500 Days of Summer is a cool movie. Sweet, funny, poignant.
It’s lovely to look at. Maybe I’m crazy, but everything looked a little sepia and lacking in contrast. A little vintage-y. Certainly Summer’s styling was vintage-y, but as I watched the film, I definitely got the idea its makers had a reverential yearning for the aesthetics of Ye Olde 50’s and Early 60’s.
Yes, Zooey Deschenal’s Summer is one part Manic Pixie Dream Girl, but she’s 99 parts Intriguing Girl Who Was Mostly Pretty Up Front about Her True Feelings Girl. She borders on being a little precious–Hell, the whole film does–but she still comes out OK in the end.
Mostly because I think the film had this detached but loving attitude towards all the characters. At no point did I feel like things were getting too cute or too maudlin. Although there were a couple of terrifically poignant scenes. One was a mere few-second vignette to give us insight into Summer. You’ll know it when you see it. Although maybe I’m just biased. Because during those few seconds I was Summer.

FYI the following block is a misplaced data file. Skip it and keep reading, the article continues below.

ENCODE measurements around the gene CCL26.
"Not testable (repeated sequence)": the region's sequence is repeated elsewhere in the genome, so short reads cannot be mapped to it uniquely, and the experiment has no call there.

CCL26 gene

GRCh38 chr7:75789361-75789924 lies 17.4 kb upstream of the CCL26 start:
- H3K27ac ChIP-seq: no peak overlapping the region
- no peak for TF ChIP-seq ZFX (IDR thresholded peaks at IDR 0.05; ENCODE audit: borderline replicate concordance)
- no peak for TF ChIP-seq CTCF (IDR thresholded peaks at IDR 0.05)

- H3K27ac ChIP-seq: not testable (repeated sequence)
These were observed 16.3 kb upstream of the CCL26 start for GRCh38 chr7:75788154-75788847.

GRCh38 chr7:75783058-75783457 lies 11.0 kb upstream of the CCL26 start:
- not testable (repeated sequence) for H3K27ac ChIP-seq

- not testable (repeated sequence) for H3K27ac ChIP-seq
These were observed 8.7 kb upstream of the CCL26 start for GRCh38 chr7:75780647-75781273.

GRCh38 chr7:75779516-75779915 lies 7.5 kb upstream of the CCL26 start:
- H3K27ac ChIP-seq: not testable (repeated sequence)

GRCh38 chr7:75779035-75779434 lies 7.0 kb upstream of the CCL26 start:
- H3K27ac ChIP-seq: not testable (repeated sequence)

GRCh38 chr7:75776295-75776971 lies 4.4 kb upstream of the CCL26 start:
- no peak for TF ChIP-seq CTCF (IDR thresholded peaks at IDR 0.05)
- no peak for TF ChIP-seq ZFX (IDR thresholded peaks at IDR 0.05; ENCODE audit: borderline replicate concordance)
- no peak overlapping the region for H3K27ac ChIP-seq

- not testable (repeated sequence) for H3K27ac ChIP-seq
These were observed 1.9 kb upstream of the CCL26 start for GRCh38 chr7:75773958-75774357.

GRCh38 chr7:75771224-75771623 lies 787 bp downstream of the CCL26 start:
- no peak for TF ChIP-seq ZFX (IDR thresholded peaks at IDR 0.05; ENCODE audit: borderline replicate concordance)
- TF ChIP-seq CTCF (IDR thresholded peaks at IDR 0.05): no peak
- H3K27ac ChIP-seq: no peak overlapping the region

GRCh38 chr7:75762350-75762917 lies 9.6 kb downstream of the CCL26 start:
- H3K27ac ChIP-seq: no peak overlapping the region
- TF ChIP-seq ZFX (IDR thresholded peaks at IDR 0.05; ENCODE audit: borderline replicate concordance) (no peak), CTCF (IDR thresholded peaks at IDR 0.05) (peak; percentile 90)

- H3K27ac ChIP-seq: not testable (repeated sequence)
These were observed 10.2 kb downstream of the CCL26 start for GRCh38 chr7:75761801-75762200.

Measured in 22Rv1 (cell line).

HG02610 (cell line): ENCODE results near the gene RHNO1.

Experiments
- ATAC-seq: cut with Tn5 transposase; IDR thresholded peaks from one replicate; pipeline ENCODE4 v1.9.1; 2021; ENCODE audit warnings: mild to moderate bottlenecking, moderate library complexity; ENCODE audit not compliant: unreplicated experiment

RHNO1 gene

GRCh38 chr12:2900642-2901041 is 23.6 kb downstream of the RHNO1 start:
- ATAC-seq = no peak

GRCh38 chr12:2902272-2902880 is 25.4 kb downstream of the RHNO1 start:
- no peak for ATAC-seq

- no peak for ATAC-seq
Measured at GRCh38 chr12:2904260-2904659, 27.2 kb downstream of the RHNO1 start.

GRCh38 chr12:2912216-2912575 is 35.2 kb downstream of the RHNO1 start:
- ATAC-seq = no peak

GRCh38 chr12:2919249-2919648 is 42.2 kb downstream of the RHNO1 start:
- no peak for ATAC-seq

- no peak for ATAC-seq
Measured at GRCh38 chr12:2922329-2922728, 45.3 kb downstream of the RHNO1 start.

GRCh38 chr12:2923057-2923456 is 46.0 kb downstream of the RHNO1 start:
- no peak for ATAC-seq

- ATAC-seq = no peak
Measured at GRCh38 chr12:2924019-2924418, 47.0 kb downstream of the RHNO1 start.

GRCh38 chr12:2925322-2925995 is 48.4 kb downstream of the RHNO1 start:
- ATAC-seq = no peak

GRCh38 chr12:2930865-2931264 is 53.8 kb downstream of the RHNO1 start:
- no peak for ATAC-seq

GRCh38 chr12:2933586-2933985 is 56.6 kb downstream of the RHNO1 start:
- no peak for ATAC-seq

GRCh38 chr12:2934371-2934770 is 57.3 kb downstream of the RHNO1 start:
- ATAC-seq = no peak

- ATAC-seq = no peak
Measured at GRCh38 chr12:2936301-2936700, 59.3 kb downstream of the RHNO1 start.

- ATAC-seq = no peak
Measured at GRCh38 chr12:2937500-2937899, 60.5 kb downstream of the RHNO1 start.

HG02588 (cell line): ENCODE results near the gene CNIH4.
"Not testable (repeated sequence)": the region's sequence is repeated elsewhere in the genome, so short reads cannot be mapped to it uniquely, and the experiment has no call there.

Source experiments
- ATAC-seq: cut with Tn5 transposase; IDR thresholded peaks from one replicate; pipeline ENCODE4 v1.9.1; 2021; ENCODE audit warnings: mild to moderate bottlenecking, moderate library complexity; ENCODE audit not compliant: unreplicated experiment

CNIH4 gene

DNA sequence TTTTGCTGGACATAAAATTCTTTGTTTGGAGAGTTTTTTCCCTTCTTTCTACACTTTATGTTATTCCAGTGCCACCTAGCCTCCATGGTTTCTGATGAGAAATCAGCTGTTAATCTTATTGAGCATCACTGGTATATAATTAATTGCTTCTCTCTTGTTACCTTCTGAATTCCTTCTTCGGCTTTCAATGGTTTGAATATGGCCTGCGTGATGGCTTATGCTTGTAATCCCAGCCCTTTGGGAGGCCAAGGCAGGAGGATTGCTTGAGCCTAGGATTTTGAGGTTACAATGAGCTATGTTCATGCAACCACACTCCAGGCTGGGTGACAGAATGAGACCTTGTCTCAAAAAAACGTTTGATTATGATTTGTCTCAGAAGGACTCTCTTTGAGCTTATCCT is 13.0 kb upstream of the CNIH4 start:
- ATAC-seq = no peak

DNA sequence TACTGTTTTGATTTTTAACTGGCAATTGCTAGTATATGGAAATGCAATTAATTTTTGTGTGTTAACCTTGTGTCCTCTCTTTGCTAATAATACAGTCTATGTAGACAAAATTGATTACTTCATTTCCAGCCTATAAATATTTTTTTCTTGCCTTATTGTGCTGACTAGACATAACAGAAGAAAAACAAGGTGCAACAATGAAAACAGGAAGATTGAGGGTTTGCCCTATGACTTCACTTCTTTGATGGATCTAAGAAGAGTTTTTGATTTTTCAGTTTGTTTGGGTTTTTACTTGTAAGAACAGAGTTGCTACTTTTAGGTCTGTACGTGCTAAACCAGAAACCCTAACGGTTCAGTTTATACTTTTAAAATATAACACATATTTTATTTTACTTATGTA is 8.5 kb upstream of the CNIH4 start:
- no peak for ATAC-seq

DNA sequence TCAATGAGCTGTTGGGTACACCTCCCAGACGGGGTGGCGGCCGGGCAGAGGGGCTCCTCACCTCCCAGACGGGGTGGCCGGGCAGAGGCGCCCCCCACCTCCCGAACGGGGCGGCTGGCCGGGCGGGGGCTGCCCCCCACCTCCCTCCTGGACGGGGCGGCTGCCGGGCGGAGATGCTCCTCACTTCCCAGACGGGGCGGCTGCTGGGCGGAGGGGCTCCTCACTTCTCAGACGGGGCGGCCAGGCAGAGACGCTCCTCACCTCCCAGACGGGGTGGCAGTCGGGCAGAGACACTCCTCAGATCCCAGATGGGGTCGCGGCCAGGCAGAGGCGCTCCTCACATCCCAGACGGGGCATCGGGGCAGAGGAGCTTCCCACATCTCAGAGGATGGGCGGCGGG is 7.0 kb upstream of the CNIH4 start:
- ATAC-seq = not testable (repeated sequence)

There is pragmatic lack of misanthropy in this film and I dug that. Not that misanthropy doesn’t have its place, it just didn’t belong here.
500 Days of Summer made me forget that this song is dorky and I should totally shun it:
Now, I dig it and have played it–unashamedly Perhaps 500 Days of Summer has special powers.
500 Days of Summer made me remember that when you meet someone and you start to fall in love, every new thing you learn about about that person feels like a gift. And it seems–at the time, at least–like it’s always some great gift. Like a Snuggie or a cheap replica of Kate Middleton’s engagement ring. OK, I went for the joke there, but you know what I mean. It’s pretty awesome falling in love.
500 Days of Summer made me appreciate anew how intrinsic a soundtrack has the potential to be to a film. On their own, I might have found many of its songs insipid and whiny and emo, but, damn…when they played alongside those sweet, lovely frames, I sometimes got chills.